These cookies came about when I was craving something sweet with nuts and chocolate but couldn’t find any recipes for chocolate chip cookies with less than a full cup of butter or oil, which did not appeal in the slightest. I made a simple dough using no eggs, only 2 tablespoons of oil, ground flax seeds, wheat flour and brown sugar to make a nutty-sweet base for cookies studded with chopped nuts and dried fruit. I added white chocolate chips I had leftover from a previous recipe and on discovering that I was totally out of chocolate chips, added chocolate covered cocoa nibs for a deep chocolate hit and a little crunch. Since the dough is somewhat wet and contains no eggs it also happens to be perfect for licking off the spoon without guilt or worry.
The texture of these cookies is somewhat cake-like compared to traditional recipes but the texture lends itself well to binding hearty chunks of fruit and nuts. I dubbed them monster cookies after my first batch, in part because I made them a little on the huge side since I wasn’t being particularly careful or paying attention to the fact that wet dough such as that for drop cookies tends to spread quite a bit, and in part because that’s what my mom dubbed cookies that had any number of leftover bits of stuff mixed in when I was a kid. It sounds better than “leftovers cookies,” though that name would apply as well due to the versatility of the flavors in the dough that compliment any number of the usual cookie components. Toss in whatever you think sounds good or you have on hand. I added a chocolate component because that’s what I was craving, but these are equally good with just nuts and fruit. Or just nuts. Or chocolate. Really, any combination that you like should work here. You could probably even add a handful or two of rolled oats for texture, though the dough would be drier and the cookies chewier as a result. Bagged trail mixes would work in this recipe too, especially the kind that incorporate a variety of nuts and fruit bits–just run a heavy knife through the mix to make sure you don’t have too many whole nuts floating around.
Due to my aversion to eggs and butter in this recipe it comes out what we’ll call accidentally vegan as long as you take care to check labels on your mix ins–lots of bittersweet chips are vegan, but milk and white most definitely are not. If you’re serving this to kids with dairy allergies keep an eye out for hidden dairy in the chips or check with mom if the kid in question is not one of your own. It’s not quite a low-fat recipe due to the nuts, but it’s still better than anything with a stick of butter or margarine in it, vegan or otherwise.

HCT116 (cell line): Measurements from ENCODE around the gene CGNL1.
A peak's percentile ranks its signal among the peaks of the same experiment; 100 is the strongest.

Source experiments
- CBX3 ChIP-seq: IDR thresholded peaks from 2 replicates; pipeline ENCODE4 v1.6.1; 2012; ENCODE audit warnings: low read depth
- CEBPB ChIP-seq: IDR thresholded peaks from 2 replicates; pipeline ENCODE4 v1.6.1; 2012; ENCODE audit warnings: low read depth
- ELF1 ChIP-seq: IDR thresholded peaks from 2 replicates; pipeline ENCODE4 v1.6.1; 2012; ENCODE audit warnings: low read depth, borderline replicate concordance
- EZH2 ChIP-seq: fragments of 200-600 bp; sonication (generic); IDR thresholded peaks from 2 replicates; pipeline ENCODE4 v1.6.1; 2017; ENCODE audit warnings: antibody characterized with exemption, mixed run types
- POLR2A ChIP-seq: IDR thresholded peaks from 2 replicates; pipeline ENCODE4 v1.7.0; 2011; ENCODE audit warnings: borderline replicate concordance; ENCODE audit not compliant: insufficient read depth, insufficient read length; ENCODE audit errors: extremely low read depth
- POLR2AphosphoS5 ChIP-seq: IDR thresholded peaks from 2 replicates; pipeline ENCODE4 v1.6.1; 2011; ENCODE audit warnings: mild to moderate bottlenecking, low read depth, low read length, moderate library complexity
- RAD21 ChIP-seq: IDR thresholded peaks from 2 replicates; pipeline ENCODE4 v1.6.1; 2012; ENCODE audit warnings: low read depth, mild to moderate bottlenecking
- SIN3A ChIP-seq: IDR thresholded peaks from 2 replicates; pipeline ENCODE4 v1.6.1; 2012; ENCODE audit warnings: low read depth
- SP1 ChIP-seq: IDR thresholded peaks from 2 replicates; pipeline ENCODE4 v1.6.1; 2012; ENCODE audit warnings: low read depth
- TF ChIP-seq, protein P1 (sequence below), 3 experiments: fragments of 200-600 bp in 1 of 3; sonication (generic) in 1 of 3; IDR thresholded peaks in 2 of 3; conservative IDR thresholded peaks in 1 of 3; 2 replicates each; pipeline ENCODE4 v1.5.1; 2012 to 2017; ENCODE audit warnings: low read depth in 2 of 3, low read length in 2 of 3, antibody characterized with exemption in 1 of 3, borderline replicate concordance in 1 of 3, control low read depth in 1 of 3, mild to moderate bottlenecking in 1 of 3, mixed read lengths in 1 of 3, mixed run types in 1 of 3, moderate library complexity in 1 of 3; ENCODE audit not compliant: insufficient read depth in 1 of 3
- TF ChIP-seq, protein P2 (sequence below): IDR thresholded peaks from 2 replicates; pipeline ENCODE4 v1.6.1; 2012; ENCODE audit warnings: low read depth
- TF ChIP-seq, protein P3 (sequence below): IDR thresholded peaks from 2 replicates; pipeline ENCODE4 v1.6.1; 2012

Ground flax seeds can be found in many grocery stores alongside the rest of the grains and cereals as well as in health food stores. Be sure to use ground in this recipe unless you want your cookies to have unbroken seeds all throughout. The ground meal flecks the dough and adds a subtle nuttiness of it’s own without changing the basic texture of the cookie or making it into an obvious “health food” type of confection. Don’t omit them, as they also function as an alternative binder to eggs in this recipe. Ground flax keeps for ages in the fridge and makes a great topping for yogurt and and easy addition to oatmeal and many other dishes as well. I’ve even used it as a gluten-free breading for chicken and salmon. If you don’t already have some in your pantry it’s definitely worth the investment.
Yield: About 2 dozen cookies
1/4 cup ground flax seeds, divided
scant 1/4 cup warm water
1/4 cup soy, almond or rice milk, water or apple juice
1/3 cup plus 1 Tablespoon applesauce (no sugar added preferred)
2 tablespoons light flavored oil–flax, hazelnut, canola, etc.
1 tablespoon vanilla extract
pinch of cinnamon
1 cup brown sugar, loose pack or 3/4 cup firm pack
1 teaspoon baking soda
1/2 teaspoon salt
2 cups flour
1/2 cup chips of choice–chocolate, white, butterscotch, etc OR 1/3 cup chocolate covered cocoa nibs
1/2 cup chopped nuts–I use 1/4 cup pecans and 1/4 cup walnuts
1/4-1/2 cup dried berries or chopped up dried fruit–cranberries, raisins, chopped cherries, trail mix, etc.
Preheat the oven to 350 degrees. Mix about half of the ground flax with the warm water and milk or water/juice in a mixing bowl and allow to sit for a couple of minutes to soak. Stir in the remaining wet ingredients, then add the sugar and stir until there are no lumps of dry sugar. Mix in the salt, cinnamon and baking soda, making sure there are no undissolved bits of soda. Stir in the flour using a spatula or wooden spoon until you have it incorporated into a wet dough. Fold in the rest of the flax seed and the chips, nuts and fruit of your choice. Drop by spoonfuls onto two prepared cookie sheets either greased or lined with a silicone bake liner. There should be around two to two and a half dozen cookies, depending on how small you make yours. This dough will spread when baked, so allow space between cookies. Alternately, you can make a little over a dozen monster-sized cookies, but allow lots of room on the sheets and spread the dough a bit with the spatula or spoon to prevent underbaking in the middle. Bake regular sized cookies about 8-10 minutes and monster cookies 10-13 minutes, checking for lightly browned edges and a spongy bit of spring when touched. Remove from oven when cookies are a just a little softer than you’d like, as they firm up a bit as they cool. Cookies will brown faster on a greased sheet, so if you’re making monsters you may wish to use the silicone liners to prevent the edges and bottoms from burning with an underdone center. Allow cookies to cool fully on a wire rack or brown paper. Store in an air-tight container.